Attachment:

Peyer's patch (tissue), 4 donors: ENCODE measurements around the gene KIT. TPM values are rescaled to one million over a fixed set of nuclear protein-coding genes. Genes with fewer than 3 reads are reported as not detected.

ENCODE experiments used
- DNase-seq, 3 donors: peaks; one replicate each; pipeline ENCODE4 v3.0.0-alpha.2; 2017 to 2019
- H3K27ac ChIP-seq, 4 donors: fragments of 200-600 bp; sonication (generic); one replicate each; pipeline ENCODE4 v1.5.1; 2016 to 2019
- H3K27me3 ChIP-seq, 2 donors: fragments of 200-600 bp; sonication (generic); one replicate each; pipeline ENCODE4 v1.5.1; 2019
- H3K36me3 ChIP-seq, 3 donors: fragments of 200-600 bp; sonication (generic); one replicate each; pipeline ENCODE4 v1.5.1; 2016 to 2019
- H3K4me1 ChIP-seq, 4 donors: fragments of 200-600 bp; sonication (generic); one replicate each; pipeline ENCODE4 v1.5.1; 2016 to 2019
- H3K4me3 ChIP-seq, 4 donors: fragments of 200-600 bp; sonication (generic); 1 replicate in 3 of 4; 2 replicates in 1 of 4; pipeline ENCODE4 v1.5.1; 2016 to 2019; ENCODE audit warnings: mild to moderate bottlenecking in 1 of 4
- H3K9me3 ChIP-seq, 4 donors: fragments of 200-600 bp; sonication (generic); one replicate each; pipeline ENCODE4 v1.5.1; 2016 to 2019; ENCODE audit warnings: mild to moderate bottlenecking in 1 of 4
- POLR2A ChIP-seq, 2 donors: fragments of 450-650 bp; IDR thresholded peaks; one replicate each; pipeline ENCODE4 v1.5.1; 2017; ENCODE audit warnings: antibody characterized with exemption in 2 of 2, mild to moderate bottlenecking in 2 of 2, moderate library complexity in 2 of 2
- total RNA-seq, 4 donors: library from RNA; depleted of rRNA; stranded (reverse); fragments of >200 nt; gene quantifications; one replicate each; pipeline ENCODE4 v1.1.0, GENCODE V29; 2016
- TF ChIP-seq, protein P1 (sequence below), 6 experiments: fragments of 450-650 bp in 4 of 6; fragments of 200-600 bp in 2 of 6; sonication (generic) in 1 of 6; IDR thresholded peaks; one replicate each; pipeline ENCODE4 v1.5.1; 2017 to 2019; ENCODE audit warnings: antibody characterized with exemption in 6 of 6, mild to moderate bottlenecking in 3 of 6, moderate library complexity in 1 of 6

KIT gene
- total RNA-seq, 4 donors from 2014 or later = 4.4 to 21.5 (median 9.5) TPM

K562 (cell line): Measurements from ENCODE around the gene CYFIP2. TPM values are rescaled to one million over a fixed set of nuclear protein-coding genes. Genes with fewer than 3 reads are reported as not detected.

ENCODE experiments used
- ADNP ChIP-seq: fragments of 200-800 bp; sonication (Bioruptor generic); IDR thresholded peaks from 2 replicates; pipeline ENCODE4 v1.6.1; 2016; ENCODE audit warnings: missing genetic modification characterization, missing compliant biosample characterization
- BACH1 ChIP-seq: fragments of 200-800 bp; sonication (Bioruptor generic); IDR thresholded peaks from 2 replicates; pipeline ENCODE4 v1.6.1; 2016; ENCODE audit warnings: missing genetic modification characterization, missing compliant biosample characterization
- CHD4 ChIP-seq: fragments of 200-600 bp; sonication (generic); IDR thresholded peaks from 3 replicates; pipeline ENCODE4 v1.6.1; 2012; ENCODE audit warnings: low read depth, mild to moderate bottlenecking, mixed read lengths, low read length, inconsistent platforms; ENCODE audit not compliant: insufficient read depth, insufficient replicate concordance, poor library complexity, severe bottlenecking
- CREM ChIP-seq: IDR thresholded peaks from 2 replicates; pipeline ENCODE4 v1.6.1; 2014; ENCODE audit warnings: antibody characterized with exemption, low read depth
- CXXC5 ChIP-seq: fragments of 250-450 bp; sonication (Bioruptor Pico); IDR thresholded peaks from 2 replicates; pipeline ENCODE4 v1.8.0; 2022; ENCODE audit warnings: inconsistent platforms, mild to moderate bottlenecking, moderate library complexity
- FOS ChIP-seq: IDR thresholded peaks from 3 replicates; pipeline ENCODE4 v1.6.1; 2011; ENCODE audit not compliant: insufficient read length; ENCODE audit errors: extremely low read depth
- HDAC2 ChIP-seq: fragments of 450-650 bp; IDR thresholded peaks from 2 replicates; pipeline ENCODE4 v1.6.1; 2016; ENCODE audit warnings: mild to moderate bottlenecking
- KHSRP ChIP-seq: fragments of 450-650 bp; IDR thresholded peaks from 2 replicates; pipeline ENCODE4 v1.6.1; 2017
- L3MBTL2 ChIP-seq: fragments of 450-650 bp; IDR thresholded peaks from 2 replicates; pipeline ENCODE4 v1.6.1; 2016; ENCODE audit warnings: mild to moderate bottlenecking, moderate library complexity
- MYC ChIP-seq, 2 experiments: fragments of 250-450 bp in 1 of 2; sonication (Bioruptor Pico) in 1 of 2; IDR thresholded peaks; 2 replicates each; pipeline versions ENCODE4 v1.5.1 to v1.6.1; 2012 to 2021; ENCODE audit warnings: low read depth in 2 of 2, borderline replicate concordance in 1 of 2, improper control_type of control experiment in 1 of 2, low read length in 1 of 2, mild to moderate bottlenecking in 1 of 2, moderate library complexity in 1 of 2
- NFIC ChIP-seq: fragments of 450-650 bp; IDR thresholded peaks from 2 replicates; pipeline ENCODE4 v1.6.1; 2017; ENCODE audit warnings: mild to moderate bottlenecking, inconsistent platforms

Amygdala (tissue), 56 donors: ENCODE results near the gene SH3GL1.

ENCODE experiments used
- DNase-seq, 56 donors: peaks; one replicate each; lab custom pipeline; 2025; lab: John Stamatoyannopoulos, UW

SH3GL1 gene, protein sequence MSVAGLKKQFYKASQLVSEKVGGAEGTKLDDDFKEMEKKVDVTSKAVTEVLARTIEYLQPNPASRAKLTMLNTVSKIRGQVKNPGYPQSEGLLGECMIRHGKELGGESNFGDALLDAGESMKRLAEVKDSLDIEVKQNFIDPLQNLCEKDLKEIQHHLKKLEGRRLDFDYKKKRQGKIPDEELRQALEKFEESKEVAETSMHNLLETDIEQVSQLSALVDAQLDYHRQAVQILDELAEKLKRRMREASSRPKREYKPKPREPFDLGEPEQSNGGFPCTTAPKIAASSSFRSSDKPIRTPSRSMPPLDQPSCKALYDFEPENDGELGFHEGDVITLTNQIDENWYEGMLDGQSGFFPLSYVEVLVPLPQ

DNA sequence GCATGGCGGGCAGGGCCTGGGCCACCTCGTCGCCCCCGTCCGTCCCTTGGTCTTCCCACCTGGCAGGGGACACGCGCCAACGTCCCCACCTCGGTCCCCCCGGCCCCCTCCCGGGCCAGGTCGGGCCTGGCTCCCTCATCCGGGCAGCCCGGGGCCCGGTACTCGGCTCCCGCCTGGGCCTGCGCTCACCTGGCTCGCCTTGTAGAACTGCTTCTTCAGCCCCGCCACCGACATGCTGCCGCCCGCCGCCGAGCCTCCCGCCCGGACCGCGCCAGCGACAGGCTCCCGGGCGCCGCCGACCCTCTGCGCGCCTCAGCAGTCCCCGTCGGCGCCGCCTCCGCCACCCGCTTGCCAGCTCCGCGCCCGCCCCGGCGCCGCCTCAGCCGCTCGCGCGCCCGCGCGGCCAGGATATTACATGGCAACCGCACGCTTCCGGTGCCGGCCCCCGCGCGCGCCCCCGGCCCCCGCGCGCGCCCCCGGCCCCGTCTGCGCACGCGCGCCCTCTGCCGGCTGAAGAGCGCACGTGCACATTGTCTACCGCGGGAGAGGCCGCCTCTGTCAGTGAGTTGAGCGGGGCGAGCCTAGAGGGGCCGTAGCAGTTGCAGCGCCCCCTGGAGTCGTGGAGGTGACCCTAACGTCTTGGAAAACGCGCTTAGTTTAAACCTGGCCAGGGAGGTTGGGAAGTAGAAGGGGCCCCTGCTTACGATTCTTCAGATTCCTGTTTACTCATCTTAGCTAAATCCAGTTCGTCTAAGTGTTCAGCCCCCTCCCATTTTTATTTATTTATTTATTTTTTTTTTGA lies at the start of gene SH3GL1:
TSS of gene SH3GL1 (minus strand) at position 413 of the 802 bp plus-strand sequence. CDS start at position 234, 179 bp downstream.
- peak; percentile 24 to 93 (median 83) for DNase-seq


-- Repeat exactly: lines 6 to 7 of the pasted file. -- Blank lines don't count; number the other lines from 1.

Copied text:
- H3K36me3 ChIP-seq, 3 donors: fragments of 200-600 bp; sonication (generic); one replicate each; pipeline ENCODE4 v1.5.1; 2016 to 2019
- H3K4me1 ChIP-seq, 4 donors: fragments of 200-600 bp; sonication (generic); one replicate each; pipeline ENCODE4 v1.5.1; 2016 to 2019